When you snap a picture with a smartphone, tablet, or camera, the date and time are encoded in the image’s EXIF (Exchangeable image file format) metadata. It’s embedded so that it can be used later by any software that works with the image.
However, as readers will testify, it’s very easy to wind up with a mismatch between the time and date recorded in an image and what they see for creation date in the Finder on a Mac. Photos for macOS seems to have made this worse in Catalina. Export an image from Photos in Mojave or earlier versions of macOS using File > Export > Export Unmodified Original, and Photos uses the same timestamp you can view via Window > Info.
For example, this picture I took at Shakespeare’s Globe in London on July 10, 2018 exports correctly with that creation and modified date from my Mac running Mojave. On my Catalina Mac, the same file linked to the same iCloud Photos collection shows up with a Finder created and modified timestamp of right now.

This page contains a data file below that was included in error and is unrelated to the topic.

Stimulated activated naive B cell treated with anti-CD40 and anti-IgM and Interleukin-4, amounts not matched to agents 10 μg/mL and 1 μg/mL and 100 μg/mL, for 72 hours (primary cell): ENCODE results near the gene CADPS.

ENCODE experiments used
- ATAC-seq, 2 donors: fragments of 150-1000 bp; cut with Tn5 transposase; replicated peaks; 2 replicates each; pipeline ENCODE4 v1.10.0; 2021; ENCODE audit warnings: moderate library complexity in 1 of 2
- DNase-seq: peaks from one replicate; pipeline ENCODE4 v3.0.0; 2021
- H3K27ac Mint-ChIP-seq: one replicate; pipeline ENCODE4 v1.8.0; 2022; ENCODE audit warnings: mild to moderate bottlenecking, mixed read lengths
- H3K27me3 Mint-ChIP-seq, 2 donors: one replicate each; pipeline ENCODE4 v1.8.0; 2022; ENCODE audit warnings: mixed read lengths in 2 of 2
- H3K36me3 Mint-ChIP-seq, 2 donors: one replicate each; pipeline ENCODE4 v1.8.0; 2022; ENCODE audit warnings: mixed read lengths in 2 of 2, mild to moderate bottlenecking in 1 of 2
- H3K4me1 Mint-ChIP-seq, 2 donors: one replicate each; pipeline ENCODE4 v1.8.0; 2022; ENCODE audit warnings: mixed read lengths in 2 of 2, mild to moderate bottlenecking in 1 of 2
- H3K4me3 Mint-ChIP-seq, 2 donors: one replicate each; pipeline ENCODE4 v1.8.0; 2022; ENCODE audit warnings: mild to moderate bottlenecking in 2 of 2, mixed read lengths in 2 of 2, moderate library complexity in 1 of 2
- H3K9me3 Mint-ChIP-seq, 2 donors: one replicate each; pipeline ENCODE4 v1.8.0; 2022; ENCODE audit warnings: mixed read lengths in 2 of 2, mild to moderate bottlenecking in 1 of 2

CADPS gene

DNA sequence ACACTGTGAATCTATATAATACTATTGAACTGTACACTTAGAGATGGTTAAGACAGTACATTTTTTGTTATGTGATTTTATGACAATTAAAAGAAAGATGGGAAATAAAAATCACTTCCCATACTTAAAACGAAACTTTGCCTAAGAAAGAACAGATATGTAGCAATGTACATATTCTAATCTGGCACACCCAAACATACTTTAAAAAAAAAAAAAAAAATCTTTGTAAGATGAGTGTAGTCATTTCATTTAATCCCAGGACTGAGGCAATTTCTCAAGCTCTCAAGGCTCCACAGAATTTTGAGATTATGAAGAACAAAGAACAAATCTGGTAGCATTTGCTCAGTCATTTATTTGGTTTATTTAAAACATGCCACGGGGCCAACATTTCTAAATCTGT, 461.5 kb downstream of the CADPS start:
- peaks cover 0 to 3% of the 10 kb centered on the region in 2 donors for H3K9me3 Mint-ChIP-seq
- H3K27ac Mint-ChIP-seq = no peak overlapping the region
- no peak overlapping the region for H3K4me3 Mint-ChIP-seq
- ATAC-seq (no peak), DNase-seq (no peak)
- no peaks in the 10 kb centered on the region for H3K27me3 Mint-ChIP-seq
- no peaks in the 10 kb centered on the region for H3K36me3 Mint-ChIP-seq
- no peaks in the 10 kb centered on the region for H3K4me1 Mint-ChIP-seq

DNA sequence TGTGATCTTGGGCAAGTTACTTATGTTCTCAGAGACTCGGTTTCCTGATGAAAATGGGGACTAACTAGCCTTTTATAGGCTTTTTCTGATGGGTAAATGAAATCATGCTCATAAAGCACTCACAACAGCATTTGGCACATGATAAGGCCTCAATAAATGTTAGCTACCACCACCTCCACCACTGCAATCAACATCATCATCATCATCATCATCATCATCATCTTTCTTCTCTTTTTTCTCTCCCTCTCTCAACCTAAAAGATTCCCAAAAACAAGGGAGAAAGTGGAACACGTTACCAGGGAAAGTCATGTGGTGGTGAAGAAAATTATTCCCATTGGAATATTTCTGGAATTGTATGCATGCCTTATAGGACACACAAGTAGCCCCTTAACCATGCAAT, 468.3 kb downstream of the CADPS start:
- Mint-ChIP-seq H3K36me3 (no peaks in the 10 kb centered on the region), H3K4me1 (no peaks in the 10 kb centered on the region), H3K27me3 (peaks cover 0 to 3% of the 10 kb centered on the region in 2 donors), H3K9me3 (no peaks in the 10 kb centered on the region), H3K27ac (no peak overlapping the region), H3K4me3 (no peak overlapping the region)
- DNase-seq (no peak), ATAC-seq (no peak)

While Photos includes an option to adjust the timestamp on single photos and videos or shift it for batches, that doesn’t help in this situation, where the items are inside the Photos Library and you want to have them sort correctly and be searchable by date correctly in the Finder.
A Better Finder Attributes ($17.95) is what I’ve recommended previously, as it can extract the EXIF timestamp and update the Finder attributes, including for batches of files.
That’s fine if you’re using JPEG, CR2, NEF, ARF, RAF, SR2, CRW, PEF, and CIFF image formats, all of which the app can manage. But it doesn’t support HEIC, Apple’s implementation of an industry-standard high-efficiency compression format introduced a few years ago to preserve and video quality while packing in image data more tightly.
Using File > Browse, you can navigate to a folder of images, select some or all, and then Control-click to select Exif Metadata > Set Creation and Modification Date Depending on Exif. This updates the Finder timestamps. (It also offers other options).
You can also use GraphicConverter’s powerful batch-processing feature that lets you stack up operations via Convert & Modify. This feature requires careful study of the manual, but let you create a standard task you can then apply to selected folders, including subfolders. Once mastered, it gives you access to powerful multi-step photo-processing in general, so it’s worth learning if you have potential future needs.
If you just need to make this sort of change in bulk once, both A Better Finder Attributes and GraphicConvert offer free trials. But I find myself reaching for both utilities again and again.
This Mac 911 article is in response to a question submitted by Macworld reader David.
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